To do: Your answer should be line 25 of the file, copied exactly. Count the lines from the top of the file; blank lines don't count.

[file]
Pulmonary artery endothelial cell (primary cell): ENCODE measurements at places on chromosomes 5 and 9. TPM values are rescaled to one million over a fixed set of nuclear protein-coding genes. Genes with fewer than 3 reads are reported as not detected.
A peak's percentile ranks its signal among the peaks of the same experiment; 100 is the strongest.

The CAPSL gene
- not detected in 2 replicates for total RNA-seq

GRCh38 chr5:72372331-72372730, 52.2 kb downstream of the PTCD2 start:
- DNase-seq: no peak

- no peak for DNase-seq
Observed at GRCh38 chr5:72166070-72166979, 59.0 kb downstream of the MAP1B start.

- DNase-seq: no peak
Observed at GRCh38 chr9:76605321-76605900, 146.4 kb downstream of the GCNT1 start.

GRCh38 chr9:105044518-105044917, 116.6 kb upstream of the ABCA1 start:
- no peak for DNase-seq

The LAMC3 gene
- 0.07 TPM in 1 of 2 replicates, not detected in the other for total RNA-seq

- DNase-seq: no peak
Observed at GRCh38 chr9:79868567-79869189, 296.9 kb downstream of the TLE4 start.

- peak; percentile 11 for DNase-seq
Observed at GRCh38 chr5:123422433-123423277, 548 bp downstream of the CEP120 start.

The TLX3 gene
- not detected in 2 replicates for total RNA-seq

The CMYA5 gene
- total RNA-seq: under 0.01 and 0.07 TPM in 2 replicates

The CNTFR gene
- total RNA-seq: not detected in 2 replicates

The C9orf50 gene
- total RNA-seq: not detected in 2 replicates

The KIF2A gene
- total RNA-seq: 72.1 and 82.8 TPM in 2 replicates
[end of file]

The C9orf50 gene